This project (supported by the Heritage Lottery Fund and The National Archives) aims to support the digitisation, development and interpretation of more than 10,000 items that were left in the spontaneous memorials in St Ann’s Square and elsewhere in Manchester after the Arena attack on 22nd May 2017.
These tangible items and the stories and testimonies attached to them constitute an ongoing, dynamic and shifting “heritage of memory” of the attack and people’s individual and collective response to it.
The attack on Manchester Arena saw the city’s worst of times. But in St Ann’s Square, we saw the public stand shoulder to shoulder with those who had been affected; an act of impressive solidarity that signified our refusal to give in to hatred. I am glad that those expressions of solidarity will be preserved and kept – they are now part of Manchester’s rich history and we should remember and reflect upon them.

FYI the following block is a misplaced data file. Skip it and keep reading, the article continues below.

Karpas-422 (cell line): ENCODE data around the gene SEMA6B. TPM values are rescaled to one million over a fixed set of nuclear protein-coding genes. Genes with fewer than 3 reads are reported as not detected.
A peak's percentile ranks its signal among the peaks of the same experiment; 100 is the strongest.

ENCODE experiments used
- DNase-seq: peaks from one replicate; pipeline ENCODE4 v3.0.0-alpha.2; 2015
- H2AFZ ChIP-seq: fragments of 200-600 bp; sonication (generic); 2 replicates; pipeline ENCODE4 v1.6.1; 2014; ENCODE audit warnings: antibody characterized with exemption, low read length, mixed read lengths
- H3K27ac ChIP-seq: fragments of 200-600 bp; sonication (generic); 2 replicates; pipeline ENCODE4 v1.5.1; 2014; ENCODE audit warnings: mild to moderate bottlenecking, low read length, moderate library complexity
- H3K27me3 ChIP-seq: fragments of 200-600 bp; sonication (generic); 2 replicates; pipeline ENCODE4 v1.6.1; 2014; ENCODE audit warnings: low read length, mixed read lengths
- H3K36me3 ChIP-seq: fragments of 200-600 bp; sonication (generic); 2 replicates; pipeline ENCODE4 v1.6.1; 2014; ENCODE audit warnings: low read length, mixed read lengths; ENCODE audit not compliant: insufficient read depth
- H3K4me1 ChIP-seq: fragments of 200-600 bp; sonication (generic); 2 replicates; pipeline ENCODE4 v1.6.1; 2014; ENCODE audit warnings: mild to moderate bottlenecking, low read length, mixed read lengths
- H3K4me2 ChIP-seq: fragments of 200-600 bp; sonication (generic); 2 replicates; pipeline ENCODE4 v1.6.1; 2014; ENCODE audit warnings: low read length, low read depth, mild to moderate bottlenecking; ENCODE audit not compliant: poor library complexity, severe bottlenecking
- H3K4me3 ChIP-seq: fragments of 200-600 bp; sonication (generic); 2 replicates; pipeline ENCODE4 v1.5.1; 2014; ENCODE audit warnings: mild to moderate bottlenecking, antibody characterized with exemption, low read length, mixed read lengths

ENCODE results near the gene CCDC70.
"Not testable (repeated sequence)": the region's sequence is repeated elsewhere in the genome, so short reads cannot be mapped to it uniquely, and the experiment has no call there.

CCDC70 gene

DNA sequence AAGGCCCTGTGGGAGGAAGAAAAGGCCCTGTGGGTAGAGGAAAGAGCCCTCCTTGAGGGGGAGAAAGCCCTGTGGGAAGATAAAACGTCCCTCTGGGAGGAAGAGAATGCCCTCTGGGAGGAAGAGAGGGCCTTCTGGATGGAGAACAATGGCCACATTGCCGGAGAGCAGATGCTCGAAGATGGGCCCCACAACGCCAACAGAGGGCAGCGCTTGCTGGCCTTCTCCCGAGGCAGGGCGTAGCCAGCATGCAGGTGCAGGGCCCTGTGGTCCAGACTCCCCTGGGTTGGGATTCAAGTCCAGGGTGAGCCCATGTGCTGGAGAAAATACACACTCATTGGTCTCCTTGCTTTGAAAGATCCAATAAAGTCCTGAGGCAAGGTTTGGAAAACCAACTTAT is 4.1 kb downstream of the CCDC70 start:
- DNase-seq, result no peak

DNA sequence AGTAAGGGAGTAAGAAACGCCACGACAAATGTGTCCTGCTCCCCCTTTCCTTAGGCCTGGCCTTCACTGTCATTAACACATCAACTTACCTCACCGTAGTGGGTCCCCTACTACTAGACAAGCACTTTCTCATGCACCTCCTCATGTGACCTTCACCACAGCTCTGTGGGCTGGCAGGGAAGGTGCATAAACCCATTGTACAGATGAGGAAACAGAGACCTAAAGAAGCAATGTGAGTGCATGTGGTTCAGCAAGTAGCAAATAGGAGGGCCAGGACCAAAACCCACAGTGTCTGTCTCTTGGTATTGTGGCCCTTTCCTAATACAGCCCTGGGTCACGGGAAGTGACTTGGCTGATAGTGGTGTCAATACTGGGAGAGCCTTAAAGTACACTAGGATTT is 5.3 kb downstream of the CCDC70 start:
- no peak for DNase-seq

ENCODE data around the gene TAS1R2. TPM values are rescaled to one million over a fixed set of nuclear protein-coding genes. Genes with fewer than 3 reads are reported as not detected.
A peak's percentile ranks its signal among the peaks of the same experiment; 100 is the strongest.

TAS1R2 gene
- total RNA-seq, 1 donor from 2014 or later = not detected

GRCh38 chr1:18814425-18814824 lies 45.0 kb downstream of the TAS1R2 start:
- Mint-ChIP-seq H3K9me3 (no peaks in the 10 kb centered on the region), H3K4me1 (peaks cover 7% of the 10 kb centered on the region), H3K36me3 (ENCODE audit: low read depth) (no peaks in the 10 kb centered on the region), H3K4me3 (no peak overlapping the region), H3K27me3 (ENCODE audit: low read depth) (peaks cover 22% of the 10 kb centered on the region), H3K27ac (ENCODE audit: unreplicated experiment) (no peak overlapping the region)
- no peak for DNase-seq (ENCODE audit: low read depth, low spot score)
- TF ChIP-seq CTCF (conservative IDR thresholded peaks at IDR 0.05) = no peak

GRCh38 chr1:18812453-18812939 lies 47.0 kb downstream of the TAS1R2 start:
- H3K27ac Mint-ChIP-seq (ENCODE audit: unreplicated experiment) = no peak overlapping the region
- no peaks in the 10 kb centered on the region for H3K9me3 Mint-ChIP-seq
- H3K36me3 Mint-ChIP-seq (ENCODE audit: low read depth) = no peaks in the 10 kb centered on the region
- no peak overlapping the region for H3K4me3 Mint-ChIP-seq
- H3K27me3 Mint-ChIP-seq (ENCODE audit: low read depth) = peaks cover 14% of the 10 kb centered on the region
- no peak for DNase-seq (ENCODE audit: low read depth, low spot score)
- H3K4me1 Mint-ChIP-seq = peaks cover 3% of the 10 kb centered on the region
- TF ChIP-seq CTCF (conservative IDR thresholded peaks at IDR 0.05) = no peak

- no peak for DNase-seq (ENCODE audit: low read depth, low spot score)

– Sir Richard Leese, Leader of Manchester City Council
The development of a public collection will allow the engagement with different people and communities in Manchester (and beyond) in interpreting and contextualising the Manchester Together Archive via oral testimonies and other digital content, such as annotations, tagging, images and video.
By undertaking a collaborative approach to this contemporary collecting, the project aims to engage audiences in creating and interpreting the collection, and articulating its value, relevance and use for different people and for different purposes.
Archives+ core purpose is to tell the story of our incredible city and the people who live here, through both good and more challenging times. The spontaneous memorial in St. Ann’s Square was the voice of Manchester – its pain and shock, but also its resilience and love. This project will allow us to explore the impact on the city and all those affected. It will increase our understanding of the power of collecting contemporary archives and to share this learning.
– Larysa Bolton, Heritage Collections Officer, Archives+